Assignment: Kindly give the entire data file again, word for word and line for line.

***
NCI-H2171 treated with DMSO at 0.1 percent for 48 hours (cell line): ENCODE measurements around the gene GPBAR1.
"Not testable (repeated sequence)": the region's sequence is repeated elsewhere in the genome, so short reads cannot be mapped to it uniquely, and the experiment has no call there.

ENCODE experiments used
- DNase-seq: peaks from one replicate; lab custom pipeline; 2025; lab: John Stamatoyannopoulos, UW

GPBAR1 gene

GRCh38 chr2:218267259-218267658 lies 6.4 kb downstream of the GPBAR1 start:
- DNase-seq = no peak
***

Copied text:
NCI-H2171 treated with DMSO at 0.1 percent for 48 hours (cell line): ENCODE measurements around the gene GPBAR1.
"Not testable (repeated sequence)": the region's sequence is repeated elsewhere in the genome, so short reads cannot be mapped to it uniquely, and the experiment has no call there.

ENCODE experiments used
- DNase-seq: peaks from one replicate; lab custom pipeline; 2025; lab: John Stamatoyannopoulos, UW

GPBAR1 gene

GRCh38 chr2:218267259-218267658 lies 6.4 kb downstream of the GPBAR1 start:
- DNase-seq = no peak